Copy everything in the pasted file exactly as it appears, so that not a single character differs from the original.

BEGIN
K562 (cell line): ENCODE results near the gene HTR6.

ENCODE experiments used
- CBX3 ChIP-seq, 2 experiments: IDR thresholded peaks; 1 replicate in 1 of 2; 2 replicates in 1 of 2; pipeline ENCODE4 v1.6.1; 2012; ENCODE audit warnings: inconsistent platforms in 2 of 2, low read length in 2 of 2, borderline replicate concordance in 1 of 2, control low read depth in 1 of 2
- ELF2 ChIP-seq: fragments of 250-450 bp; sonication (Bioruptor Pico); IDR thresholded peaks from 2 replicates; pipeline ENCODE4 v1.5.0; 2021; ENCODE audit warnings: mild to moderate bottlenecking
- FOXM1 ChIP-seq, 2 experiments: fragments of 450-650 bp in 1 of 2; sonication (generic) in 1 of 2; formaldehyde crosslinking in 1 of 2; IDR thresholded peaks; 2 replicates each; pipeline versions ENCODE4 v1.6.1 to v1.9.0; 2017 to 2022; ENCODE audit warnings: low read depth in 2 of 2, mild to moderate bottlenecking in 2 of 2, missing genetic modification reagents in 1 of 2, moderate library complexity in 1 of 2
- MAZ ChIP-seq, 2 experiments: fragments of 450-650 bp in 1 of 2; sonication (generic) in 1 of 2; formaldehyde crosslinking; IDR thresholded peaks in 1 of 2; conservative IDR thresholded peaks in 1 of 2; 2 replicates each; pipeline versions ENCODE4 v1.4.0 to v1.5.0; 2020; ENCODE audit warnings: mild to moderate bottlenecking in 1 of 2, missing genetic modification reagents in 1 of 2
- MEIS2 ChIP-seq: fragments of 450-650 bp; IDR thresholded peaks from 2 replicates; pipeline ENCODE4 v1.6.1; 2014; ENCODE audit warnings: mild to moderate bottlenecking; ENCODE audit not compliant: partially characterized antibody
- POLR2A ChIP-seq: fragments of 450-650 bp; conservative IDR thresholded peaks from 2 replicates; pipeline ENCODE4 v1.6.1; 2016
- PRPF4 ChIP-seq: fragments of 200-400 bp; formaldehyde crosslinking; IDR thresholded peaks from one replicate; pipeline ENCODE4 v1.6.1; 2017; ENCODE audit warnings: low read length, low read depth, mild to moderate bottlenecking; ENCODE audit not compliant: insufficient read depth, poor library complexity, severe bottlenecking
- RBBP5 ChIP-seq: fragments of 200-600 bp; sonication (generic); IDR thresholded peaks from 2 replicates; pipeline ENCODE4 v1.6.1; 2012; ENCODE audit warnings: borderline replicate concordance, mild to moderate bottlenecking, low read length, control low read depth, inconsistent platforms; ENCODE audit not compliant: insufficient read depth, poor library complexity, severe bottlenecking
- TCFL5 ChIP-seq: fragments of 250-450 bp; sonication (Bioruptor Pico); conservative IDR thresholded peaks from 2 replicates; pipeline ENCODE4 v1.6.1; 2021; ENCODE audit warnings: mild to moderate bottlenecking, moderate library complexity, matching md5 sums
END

K562 (cell line): ENCODE results near the gene HTR6.

ENCODE experiments used
- CBX3 ChIP-seq, 2 experiments: IDR thresholded peaks; 1 replicate in 1 of 2; 2 replicates in 1 of 2; pipeline ENCODE4 v1.6.1; 2012; ENCODE audit warnings: inconsistent platforms in 2 of 2, low read length in 2 of 2, borderline replicate concordance in 1 of 2, control low read depth in 1 of 2
- ELF2 ChIP-seq: fragments of 250-450 bp; sonication (Bioruptor Pico); IDR thresholded peaks from 2 replicates; pipeline ENCODE4 v1.5.0; 2021; ENCODE audit warnings: mild to moderate bottlenecking
- FOXM1 ChIP-seq, 2 experiments: fragments of 450-650 bp in 1 of 2; sonication (generic) in 1 of 2; formaldehyde crosslinking in 1 of 2; IDR thresholded peaks; 2 replicates each; pipeline versions ENCODE4 v1.6.1 to v1.9.0; 2017 to 2022; ENCODE audit warnings: low read depth in 2 of 2, mild to moderate bottlenecking in 2 of 2, missing genetic modification reagents in 1 of 2, moderate library complexity in 1 of 2
- MAZ ChIP-seq, 2 experiments: fragments of 450-650 bp in 1 of 2; sonication (generic) in 1 of 2; formaldehyde crosslinking; IDR thresholded peaks in 1 of 2; conservative IDR thresholded peaks in 1 of 2; 2 replicates each; pipeline versions ENCODE4 v1.4.0 to v1.5.0; 2020; ENCODE audit warnings: mild to moderate bottlenecking in 1 of 2, missing genetic modification reagents in 1 of 2
- MEIS2 ChIP-seq: fragments of 450-650 bp; IDR thresholded peaks from 2 replicates; pipeline ENCODE4 v1.6.1; 2014; ENCODE audit warnings: mild to moderate bottlenecking; ENCODE audit not compliant: partially characterized antibody
- POLR2A ChIP-seq: fragments of 450-650 bp; conservative IDR thresholded peaks from 2 replicates; pipeline ENCODE4 v1.6.1; 2016
- PRPF4 ChIP-seq: fragments of 200-400 bp; formaldehyde crosslinking; IDR thresholded peaks from one replicate; pipeline ENCODE4 v1.6.1; 2017; ENCODE audit warnings: low read length, low read depth, mild to moderate bottlenecking; ENCODE audit not compliant: insufficient read depth, poor library complexity, severe bottlenecking
- RBBP5 ChIP-seq: fragments of 200-600 bp; sonication (generic); IDR thresholded peaks from 2 replicates; pipeline ENCODE4 v1.6.1; 2012; ENCODE audit warnings: borderline replicate concordance, mild to moderate bottlenecking, low read length, control low read depth, inconsistent platforms; ENCODE audit not compliant: insufficient read depth, poor library complexity, severe bottlenecking
- TCFL5 ChIP-seq: fragments of 250-450 bp; sonication (Bioruptor Pico); conservative IDR thresholded peaks from 2 replicates; pipeline ENCODE4 v1.6.1; 2021; ENCODE audit warnings: mild to moderate bottlenecking, moderate library complexity, matching md5 sums